Sensing at the Nano-Level

At least once in every episode of Fox’s popular medical drama “House”, we are treated to a brief but beautiful journey through the human body, traveling with a virus or cell awaiting discovery by the renowned doctor and his team later in the show. Reduced to nano-size, we see—and sense—at a level impossible to discern in the macro, or even micro, world.
By Jeanine Katzel for Control Engineering October 1, 2007
Nano-measurement in action

At least once in every episode of Fox’s popular medical drama “House”, we are treated to a brief but beautiful journey through the human body, traveling with a virus or cell awaiting discovery by the renowned doctor and his team later in the show. Reduced to nano-size, we see—and sense—at a level impossible to discern in the macro, or even micro, world.

Fantasy, perhaps, but what may be mere good special effects is just one step away from reality as progress in incorporating and manipulating nano-particles into useful devices moves to the brink of practical application. One day soon, most experts agree, a nano-based sensor may course through the bloodstream to sense, monitor and diagnose a variety of health issues. Indeed, sensing developments at the nano-level already are impacting a variety of fields, from security and energy to chemical and pharmaceutical processing, as well as health care.

Nano-based elements have the power and potential for changing the way materials, components, devices and systems behave. Compare, for example, a piece of chalk with a seashell. Both are predominately calcium carbonate. However, if you drop a piece of chalk, it will break apart, while the seashell most likely will not. They are made of the same materials, but the seashell is nano-engineered by nature for strength; the chalk is not. That difference is in the structure.

The principles behind such structure manipulation on atomic and molecular levels form the foundation for nanotechnology. Applying those concepts has led scientists and technologists to new materials with properties as diverse as exceptional strength, durability and temperature resistance. As scientists learn more about this exciting and often surprising field, progress continues toward the development of products that go beyond materials to devices and systems, among them sensors with unusual and exceptional properties. In some respects, says at least one expert, nanotechnology and nano-sensing are a step away from providing a new perspective on the laws of physics.

Discerning the benefits

Today, nano-materials are already available for application in packaging components, says Suresh Nair, director of engineering, safety, sensing and connectivity business for Rockwell Automation. “Nano-coatings are helping to maintain cleanliness in the food and beverage industries,” he explains. “Materials are available that help keep bacteria off surfaces. In the future, photo sensors might incorporate nano-materials to prevent dust from settling on the lens, a feature that would reduce maintenance. No wiping or cleaning would be required. The sensor would operate better and for longer periods of time. The tradeoff, of course, is cost. It is a good idea, but is it cost-effective?”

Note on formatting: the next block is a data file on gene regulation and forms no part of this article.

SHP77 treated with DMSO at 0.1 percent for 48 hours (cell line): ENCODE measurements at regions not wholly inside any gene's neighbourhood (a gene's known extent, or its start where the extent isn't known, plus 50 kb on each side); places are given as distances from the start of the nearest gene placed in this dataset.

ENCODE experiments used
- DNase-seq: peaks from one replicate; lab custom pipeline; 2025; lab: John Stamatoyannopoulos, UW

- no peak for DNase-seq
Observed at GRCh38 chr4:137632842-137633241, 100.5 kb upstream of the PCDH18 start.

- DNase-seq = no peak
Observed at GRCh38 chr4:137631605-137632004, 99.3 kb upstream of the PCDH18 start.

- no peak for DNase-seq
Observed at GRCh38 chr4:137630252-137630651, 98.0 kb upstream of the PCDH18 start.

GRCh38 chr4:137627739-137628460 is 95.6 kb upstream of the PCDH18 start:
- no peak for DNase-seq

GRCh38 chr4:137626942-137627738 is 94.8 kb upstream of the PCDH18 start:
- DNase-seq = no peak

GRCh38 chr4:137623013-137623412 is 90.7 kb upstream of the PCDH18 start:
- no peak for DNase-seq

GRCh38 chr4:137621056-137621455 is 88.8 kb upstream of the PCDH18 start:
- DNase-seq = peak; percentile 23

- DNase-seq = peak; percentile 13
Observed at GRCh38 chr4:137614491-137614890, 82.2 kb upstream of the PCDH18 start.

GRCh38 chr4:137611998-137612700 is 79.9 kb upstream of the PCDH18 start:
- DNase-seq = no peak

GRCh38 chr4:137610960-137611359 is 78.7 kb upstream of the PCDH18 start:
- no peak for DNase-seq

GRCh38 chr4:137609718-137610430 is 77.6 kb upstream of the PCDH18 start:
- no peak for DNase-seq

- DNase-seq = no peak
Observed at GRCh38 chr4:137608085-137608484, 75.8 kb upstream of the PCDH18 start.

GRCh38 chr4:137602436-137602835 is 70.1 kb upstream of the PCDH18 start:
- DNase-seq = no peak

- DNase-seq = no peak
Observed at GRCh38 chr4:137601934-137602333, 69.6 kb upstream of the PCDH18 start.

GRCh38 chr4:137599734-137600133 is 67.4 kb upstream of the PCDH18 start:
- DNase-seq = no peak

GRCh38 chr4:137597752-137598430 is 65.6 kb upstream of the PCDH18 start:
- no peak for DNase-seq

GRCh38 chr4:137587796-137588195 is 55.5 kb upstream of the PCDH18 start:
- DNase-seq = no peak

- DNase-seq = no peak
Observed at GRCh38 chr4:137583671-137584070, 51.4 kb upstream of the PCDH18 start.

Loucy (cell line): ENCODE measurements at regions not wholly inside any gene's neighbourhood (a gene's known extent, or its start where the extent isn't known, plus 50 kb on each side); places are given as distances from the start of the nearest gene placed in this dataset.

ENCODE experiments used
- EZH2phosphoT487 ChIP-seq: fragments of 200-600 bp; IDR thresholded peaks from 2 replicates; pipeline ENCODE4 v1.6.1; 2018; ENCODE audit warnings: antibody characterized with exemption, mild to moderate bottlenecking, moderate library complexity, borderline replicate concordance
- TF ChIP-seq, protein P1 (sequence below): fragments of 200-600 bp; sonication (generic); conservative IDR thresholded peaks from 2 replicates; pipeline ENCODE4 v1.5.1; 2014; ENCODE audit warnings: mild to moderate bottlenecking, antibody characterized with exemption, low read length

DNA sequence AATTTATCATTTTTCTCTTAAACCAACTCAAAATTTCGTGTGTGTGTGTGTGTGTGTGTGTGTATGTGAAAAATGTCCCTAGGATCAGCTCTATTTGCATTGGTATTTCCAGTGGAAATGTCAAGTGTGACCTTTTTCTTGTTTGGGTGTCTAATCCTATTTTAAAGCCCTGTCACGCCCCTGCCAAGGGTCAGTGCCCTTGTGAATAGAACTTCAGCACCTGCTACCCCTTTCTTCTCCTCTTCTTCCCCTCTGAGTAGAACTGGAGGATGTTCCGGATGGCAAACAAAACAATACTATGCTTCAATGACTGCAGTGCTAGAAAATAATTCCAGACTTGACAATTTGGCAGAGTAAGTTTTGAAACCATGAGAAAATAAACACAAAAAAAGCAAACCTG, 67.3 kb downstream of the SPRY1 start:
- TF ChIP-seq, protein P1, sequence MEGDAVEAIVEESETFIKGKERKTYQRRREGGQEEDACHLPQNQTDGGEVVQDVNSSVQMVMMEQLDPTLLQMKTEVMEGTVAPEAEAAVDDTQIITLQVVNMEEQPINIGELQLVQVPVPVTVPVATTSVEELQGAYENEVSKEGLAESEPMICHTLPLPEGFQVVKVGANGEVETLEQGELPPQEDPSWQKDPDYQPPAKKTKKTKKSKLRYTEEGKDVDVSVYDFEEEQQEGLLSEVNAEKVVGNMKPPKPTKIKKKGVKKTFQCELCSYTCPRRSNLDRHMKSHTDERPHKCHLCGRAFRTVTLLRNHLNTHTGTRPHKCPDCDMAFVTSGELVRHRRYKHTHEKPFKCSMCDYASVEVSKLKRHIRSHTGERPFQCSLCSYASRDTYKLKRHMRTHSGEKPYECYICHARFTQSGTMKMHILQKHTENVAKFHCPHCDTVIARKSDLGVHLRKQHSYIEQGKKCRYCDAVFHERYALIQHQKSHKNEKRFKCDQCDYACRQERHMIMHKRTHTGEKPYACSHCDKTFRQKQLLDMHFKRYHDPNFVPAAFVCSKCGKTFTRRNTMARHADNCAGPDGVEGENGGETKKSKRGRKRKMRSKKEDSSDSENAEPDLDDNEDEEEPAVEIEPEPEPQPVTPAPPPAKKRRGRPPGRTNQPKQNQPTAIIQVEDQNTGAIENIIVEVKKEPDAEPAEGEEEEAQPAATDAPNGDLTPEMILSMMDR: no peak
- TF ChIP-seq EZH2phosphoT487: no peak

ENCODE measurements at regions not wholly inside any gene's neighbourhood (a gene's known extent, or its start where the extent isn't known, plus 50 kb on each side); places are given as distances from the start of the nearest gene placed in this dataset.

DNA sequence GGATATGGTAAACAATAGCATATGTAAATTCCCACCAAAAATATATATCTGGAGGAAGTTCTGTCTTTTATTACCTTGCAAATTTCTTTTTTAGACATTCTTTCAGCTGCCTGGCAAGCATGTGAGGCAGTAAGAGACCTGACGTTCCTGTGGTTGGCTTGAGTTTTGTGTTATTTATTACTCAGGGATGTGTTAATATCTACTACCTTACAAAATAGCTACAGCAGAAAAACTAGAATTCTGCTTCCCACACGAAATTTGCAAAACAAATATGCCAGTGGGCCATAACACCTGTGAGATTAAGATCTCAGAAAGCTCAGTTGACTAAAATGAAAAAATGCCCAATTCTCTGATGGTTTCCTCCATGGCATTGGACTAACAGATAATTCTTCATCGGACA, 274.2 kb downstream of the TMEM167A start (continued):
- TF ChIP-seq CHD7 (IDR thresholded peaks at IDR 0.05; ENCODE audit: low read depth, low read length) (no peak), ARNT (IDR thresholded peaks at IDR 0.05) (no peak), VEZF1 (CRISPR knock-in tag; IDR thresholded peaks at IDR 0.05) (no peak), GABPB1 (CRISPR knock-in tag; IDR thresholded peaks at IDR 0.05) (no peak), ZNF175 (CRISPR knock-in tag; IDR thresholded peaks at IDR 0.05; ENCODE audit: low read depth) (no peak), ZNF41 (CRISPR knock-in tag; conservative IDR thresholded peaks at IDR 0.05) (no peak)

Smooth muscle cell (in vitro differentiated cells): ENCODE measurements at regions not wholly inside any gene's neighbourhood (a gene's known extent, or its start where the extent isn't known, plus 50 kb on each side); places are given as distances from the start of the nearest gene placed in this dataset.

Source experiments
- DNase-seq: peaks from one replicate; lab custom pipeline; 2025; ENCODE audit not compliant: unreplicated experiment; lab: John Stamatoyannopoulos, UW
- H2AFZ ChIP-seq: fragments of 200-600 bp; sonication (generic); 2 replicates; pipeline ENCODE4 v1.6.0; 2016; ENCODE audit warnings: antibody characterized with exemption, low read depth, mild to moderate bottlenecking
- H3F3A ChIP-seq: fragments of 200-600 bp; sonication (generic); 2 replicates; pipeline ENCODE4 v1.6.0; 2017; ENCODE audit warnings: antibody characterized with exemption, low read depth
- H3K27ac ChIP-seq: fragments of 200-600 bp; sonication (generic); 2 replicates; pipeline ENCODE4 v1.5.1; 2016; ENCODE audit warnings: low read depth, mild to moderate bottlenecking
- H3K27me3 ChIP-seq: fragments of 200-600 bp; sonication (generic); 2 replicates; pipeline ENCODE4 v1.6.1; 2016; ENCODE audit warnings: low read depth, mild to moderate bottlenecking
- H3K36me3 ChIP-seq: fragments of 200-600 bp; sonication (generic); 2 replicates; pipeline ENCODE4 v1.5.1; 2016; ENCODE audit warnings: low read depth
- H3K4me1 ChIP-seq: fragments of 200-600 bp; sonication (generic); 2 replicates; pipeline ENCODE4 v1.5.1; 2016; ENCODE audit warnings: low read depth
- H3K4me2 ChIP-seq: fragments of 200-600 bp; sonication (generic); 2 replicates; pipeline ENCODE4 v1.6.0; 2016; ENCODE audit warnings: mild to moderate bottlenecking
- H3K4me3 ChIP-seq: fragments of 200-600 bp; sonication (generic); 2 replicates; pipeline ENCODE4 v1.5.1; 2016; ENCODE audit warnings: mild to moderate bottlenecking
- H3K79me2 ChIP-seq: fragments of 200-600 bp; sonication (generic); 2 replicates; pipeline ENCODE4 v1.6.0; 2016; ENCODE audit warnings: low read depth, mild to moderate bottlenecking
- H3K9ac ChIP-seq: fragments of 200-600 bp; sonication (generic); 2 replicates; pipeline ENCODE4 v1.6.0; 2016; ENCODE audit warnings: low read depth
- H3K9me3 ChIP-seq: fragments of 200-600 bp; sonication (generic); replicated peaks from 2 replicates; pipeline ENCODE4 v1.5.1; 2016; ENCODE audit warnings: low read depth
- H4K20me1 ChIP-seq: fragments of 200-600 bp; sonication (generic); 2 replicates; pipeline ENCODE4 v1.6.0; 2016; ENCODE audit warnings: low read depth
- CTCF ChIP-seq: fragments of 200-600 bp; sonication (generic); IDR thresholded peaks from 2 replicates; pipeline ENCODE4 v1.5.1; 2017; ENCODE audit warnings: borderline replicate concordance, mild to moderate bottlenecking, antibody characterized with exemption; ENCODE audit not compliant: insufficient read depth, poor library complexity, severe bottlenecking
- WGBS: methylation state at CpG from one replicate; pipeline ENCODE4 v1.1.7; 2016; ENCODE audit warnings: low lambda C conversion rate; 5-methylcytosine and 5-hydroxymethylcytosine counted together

Embryonic applications also extend into security, health care and energy. According to Brian Wirth, global products manager of MEMS (microelectromechanical systems), microstructures and nanotechnologies for GE Sensing, these include the detection of molecular level substances in security situations. These could be anything “from detection of gases to sensing of nano-particle-sized contaminants,” Wirth says. “Anything that outgases a measurable molecule might be detected—plastic explosives, for example, or perhaps airborne contaminants used for biological warfare. A lot of security programs are moving to the nano-sensing level.”

He admits, however, that there are not a lot of products “out there” yet, but insists many are in the development stage. “A lot depends on your definition of the term,” he says. “We have products used in security equipment today that detect nano-size substances. Some are in use today in airport security areas. Nano-materials/coatings science, applied within other types of structures to make them more efficient or more capable of measuring other substances, might reasonably be classified as nano-sensing by some.”

Wirth also sees significant efforts under way to miniaturize health care detection and diagnostics. “These techniques enable continuous monitoring instead of sending tests to a lab,” he explains. “With the right types of nano-sensing applications, it may be possible to measure continuously. Applications range from diabetic monitoring to pain management to blood science.”

In addition, Wirth sees nano-sensing as potentially having a significant impact on traditional instrumentation. Validation equipment for the pharmaceutical arena is one example. “In a pharma process, chemicals move through a production line to create a particular drug,” he says. “The line must be cleaned out regularly to the part per billion particle count level to ensure cleanliness. In the past, the process would involve taking samples, sending them to a lab and waiting for the results. Now the process is something akin to the airport security approach. A technician takes a swab, which acts like a sniffer to detect particles or contamination. The check is done in real time, using appropriate nano-based coatings and technology that are dedicated to sniffing for what must be detected. It works faster and more accurately, and it is portable.”